Professor Rainer Trede
For thousands of years it was only a privilege of a few people to learn reading and writing. Lack of this knowledge was a tool, like the whip in slavery, to oppress the masses, in particular girls and women. Luckily, this has changed in most parts of the world including Namibia.
But today something else is still missing, general knowledge of Information Communication Technology (ICT). According to Alweendo Shipopyeni, one of the co-founders of the Katutura Institute of Computer Training (KICT), “ICT is in today’s world a basic need like mahangu, bread, housing and clothing. Without basic knowledge in ICT, people cannot inform themselves, people cannot even apply online for employment opportunities, people end up paying for services which are for free, e.g. unlocking the laptop touchpad for someone who locked it unknowingly.”
The government of Namibia is aware of this need. We have even a Ministry of Information and Communication Technology (MICT). But the reality differs. Only about five percent of the masses in Katutura have or can operate a computer. Due to lack of funds and specialised teachers, schools can hardly offer computer training. Similar to reading and writing in historical times mainly privileged people can get the required ICT knowledge.
It is a fact that the Namibian government cannot satisfy the basic need for ICT training. Therefore, in addition to public institutions a few private ones offer computer training. However, they mainly target students with better marks in grades 10 or 12, their training is often not affordable and they are not located close to the people in Katutura.
These are challenges that two small entrepreneurs from Katutura are facing daily in their businesses. Alweendo Shipopyeni and Abraham Haikela are both holders of a Bachelor Honours Degree in Digital Communication Technology from the International University of Management (IUM) and worked for different companies as ICT specialists.
Independently of each other, they started their own businesses in Katutura in 2013 and 2015, respectively. Both are offering printing services, computer and cellphone repairs. Both entrepreneurs are with their five small shops in Katutura fairly successful, but still not satisfied seeing the low level of computer knowledge. Haikela started some training of individuals free of charge and Shipopyeni offers school children and other beginners computer gaming services as a first step of basic computer skills for a minimal fee of N$5.00 per 15 minutes game. He mentioned, “the few youth are no longer hanging around in streets and shebeens, but now are enjoying leisure activities such as using internet and computer gaming. The school children and students walk no longer distances to seek computer services elsewhere, but conduct research and do homework close to their homes.”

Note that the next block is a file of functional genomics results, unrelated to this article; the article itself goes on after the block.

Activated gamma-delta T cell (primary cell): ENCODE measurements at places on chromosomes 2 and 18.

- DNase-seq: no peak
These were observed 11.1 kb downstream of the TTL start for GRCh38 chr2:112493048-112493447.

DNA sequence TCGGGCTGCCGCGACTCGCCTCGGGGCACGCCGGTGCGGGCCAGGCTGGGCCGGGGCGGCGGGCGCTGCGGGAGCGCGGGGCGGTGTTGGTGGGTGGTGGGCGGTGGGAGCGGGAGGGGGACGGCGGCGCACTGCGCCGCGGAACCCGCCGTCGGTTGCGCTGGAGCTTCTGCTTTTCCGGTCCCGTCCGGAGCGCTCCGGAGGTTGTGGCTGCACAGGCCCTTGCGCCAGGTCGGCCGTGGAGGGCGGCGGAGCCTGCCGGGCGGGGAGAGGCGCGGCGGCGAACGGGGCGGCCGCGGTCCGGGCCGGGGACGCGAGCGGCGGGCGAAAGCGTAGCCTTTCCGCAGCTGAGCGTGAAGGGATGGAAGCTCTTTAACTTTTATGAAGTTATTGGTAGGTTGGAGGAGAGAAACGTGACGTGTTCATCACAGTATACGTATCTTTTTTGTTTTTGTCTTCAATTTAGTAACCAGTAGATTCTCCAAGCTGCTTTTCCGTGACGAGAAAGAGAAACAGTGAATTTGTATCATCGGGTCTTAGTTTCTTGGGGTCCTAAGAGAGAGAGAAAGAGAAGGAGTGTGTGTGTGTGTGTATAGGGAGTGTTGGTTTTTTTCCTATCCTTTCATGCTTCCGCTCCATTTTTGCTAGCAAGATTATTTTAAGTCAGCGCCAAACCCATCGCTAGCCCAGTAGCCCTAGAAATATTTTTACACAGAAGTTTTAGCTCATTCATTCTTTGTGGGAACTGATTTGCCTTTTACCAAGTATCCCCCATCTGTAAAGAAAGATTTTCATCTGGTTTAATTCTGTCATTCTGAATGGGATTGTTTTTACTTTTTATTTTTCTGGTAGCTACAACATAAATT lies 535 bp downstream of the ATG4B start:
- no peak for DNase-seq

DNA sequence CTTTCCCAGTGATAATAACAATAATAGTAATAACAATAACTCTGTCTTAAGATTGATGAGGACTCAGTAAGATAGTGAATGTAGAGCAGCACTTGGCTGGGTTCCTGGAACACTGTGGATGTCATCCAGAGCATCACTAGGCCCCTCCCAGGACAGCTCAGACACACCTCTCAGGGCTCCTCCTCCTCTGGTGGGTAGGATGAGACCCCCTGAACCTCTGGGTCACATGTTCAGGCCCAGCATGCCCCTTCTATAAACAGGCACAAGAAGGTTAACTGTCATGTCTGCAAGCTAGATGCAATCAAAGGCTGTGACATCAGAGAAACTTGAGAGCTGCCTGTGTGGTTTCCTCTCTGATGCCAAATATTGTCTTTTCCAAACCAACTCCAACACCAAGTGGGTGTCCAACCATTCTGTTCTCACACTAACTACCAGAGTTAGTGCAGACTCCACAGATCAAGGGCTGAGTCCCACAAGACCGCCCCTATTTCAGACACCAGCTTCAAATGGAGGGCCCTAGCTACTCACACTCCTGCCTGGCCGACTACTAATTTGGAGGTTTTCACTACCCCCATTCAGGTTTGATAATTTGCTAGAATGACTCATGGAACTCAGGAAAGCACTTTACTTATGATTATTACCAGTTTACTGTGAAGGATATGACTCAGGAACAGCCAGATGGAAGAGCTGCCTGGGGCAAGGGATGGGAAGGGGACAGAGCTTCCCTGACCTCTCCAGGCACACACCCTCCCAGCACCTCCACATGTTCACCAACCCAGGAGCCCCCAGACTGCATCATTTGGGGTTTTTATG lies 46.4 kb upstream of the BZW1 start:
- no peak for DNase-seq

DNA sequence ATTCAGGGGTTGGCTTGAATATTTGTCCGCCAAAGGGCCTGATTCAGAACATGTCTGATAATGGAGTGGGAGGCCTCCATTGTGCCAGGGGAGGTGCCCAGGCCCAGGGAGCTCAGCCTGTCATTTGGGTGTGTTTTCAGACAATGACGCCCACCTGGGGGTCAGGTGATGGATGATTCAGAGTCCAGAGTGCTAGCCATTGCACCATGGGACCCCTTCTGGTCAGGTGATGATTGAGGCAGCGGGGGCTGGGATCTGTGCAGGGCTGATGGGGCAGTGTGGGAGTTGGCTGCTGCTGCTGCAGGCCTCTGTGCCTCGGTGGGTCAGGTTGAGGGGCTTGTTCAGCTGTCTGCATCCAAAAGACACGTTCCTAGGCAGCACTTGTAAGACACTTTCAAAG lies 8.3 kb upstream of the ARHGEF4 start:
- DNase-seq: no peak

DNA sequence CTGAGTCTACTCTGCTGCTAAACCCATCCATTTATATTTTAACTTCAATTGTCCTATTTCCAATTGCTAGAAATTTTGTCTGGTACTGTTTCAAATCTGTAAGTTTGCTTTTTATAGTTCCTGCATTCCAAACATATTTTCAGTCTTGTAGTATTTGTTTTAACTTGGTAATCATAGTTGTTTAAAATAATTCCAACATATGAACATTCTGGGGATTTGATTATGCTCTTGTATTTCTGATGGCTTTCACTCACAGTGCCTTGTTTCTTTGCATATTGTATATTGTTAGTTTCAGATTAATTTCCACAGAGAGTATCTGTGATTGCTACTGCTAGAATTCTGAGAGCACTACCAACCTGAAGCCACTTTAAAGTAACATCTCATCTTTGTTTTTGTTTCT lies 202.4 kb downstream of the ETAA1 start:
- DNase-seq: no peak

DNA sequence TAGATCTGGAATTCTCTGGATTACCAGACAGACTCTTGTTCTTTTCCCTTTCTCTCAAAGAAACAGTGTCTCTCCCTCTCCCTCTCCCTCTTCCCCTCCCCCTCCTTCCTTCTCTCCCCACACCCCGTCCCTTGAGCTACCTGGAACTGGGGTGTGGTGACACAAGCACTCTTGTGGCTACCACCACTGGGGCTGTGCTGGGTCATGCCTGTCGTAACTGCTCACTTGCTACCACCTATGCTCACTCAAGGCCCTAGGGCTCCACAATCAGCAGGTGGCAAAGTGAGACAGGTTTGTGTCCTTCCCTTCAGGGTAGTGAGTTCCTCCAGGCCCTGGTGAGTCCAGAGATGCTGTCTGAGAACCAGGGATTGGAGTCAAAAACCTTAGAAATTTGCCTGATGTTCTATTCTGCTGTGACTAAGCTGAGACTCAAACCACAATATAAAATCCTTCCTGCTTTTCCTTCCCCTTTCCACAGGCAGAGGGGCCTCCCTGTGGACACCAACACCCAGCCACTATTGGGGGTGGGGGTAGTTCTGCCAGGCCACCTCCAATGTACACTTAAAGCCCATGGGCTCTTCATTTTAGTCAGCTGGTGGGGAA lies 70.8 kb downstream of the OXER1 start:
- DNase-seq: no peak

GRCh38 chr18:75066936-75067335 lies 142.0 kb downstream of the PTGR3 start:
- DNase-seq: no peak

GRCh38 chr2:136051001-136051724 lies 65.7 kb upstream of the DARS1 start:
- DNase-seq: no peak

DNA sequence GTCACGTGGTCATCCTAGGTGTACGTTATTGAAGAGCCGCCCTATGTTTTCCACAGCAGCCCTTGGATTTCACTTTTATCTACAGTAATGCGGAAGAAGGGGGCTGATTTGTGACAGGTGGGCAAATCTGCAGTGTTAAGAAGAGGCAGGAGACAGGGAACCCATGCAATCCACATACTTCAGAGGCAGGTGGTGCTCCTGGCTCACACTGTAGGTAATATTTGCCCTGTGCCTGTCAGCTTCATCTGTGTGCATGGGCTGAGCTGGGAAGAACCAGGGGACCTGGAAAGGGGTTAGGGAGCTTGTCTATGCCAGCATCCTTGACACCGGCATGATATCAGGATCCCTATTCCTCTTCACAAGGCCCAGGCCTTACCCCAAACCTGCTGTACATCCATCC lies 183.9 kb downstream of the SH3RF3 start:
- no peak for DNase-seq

This micro contribution to ICT training was developed further when Shipopyeni and Haikela were both selected for a training and mentoring programme conducted by the Development Consultants of Southern Africa (Decosa) in cooperation with Team Namibia and sponsored by the Finnish embassy.
Since the beginning of this year, a bankable business plan is available for the KICT and both partners agreed with the KAYEC Vocational Training Centre to rent a classroom and office. Required are mainly more computers and a projector (five computers are already provided by the owners). The cash flow demonstrates that the business is viable on longer term. However, if the investment is financed by a loan, the cash flow will only be positive after about 1.5 years. The economically disadvantaged owners cannot afford this and have no collaterals required for a loan. Due to this situation, KICT is looking for any available donations including second hand computers that are continuously replaced by public institutions and private companies. “We can refurbish these old computers and make them new machines to use, as most of the computers in our printing shops are refurbished.”
With such assistance, the KICT could immediately implement its objectives:
To train and transfer knowledge and skills to disadvantaged Namibians to become computer literate before Vision 2030.
To bring technology closer to people who need no longer to walk long distances or need transport to use internet and other technological services.
To improve the quality of education by implying effective digitalised education system.
To educate Katutura residents who do not have a chance to enrol with computer schools with limited space, high entry requirements and high costs.
To increase the chances of unemployed people to find employment, which is hardly possible without knowledge to operate computers.
The KICT can be contacted at Alweendo Shipoyeni Shohamba Information Technology CC
* Prof Rainer Trede is the Managing
Member of Development Consultants of Southern Africa (Decosa) CC which for 20 years has been involved in SMEs training and mentorship in Namibia.